Fact: Employees want a self-directed learning experience.
Myth: To achieve self-directed learning, L&D departments just have to make or buy online courses, load them into an LMS, and let employees figure it out from there.
Here’s the thing: self-directed learning might sound like a hands-off affair, but that isn’t the case. If you want to give your employees more ownership over their training, you’re on the right track. But without a solid L&D infrastructure, freedom quickly crumbles into confusion and aimlessness.
Fortunately, even employees who prefer self-directed learning want guidance and support. According to LinkedIn’s Workplace Learning Report, 74% of learners want the freedom to take training courses during their spare time, at their own pace. But among that very same group, 75% of respondents want their managers to recommend courses.
What’s the takeaway? Learners want to drive their own learning, but they need a knowledgeable copilot to keep an eye on the map.
Self-directed learning is the future of workplace training, and that’s a good thing: it’s decentralized, flexible, and a good fit for our new digital normal. But leaving learners to fend for themselves in a sea of training content is a recipe for failure, both for the employee and for the organization. To make self-directed learning work, L&D must support it with the right tools, culture, and systems.
Here’s what you need to know to understand and execute great self-directed learning.
Looking to understand more about what your learners want from their learning experiences? Download our employee engagement survey and find out where there is untapped potential to help speed up course creation and increase learner satisfaction.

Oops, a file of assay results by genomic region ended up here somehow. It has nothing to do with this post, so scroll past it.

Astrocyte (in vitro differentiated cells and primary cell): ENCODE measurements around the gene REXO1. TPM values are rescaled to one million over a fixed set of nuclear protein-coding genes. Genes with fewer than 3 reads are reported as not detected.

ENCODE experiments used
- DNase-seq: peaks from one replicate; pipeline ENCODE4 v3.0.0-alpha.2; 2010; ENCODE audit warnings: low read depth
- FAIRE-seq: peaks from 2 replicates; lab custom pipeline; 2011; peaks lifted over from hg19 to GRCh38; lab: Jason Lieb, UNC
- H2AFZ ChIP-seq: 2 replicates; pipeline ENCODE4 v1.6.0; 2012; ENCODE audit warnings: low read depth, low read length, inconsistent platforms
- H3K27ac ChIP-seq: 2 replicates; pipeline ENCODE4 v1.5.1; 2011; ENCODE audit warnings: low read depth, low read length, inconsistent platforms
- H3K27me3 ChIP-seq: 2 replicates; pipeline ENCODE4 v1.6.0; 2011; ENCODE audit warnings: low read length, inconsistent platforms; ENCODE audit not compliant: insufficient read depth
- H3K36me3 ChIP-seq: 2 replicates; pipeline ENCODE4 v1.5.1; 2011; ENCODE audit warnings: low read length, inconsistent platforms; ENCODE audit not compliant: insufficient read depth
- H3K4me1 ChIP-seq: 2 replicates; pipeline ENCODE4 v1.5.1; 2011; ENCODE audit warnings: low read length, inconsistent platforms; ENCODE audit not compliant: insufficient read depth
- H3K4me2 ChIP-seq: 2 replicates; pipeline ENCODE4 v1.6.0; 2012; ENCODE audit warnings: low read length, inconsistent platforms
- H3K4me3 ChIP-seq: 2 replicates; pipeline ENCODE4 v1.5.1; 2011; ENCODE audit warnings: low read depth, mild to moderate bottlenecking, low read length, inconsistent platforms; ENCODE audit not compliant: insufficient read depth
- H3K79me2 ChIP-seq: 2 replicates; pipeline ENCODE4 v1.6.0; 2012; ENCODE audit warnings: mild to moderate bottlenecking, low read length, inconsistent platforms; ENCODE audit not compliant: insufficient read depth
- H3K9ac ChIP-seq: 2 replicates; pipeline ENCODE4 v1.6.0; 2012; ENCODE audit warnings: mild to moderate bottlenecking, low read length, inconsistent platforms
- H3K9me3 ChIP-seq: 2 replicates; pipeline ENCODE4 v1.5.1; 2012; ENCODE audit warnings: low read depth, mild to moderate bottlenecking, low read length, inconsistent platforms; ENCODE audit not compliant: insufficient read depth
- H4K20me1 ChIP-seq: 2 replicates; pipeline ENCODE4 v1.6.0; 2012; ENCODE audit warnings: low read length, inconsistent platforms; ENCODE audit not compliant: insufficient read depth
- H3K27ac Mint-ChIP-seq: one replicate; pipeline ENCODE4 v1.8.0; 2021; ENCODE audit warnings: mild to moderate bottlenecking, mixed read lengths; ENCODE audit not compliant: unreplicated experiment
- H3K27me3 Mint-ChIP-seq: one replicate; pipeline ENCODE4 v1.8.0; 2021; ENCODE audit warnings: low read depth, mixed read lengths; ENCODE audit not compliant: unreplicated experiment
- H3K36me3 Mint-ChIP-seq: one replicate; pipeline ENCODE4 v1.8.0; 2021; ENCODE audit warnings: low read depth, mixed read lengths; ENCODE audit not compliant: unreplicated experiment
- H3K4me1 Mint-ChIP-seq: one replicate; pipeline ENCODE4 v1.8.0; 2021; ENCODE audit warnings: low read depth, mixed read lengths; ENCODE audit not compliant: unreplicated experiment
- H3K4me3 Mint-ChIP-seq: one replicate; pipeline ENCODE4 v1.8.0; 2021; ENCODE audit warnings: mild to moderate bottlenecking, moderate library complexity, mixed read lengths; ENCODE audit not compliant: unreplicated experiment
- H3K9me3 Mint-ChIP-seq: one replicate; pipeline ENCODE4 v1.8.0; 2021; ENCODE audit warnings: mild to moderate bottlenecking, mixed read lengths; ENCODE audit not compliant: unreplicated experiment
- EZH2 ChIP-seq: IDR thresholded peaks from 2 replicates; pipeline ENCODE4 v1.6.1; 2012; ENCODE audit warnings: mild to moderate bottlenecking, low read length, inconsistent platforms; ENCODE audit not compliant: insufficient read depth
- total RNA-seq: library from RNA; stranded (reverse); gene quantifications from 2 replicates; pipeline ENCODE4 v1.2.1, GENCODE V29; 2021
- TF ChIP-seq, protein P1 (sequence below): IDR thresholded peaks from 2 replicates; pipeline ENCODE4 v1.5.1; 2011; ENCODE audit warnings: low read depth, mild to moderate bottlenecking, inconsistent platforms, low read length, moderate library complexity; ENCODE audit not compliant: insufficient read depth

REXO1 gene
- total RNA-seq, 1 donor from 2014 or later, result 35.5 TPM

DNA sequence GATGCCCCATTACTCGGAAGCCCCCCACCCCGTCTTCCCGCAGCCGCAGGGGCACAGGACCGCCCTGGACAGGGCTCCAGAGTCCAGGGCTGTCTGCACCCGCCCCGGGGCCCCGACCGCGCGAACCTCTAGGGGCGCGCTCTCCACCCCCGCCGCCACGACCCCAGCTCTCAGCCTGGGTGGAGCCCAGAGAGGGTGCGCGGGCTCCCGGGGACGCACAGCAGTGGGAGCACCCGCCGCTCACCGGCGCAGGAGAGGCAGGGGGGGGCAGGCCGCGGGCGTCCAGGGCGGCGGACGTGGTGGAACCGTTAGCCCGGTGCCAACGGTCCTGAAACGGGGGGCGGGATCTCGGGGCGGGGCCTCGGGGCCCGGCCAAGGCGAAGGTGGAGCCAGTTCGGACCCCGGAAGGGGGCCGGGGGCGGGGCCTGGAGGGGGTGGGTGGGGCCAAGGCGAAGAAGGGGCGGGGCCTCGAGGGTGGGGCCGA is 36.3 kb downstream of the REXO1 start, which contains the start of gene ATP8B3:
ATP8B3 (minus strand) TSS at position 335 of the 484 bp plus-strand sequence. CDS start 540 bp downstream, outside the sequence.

Learners want to drive their own learning, but they need a knowledgeable copilot to keep an eye on the map.
Self-directed learning is a training approach that gives learners control. It empowers them to identify their own learning needs, create their own learning goals, gather their own learning materials, set and execute their own learning strategy, and evaluate their own learning outcomes.
Now, just because self-directed learning makes learners more responsible for those things doesn’t mean it makes them solely responsible. In fact, giving employees unstructured, unsupervised responsibility is exactly what not to do.
Self-directed learning requires facilitators. Specifically, L&D needs to facilitate self-directed learning to ensure the following:
Just because self-directed learning makes learners more responsible for those things doesn’t mean it makes them solely responsible.
Self-directed learning is often used interchangeably with self-paced learning. They’re similar — and even overlap — but they describe slightly different things.
Self-paced learning lets learners determine how much and how quickly they need to study something before properly understanding it.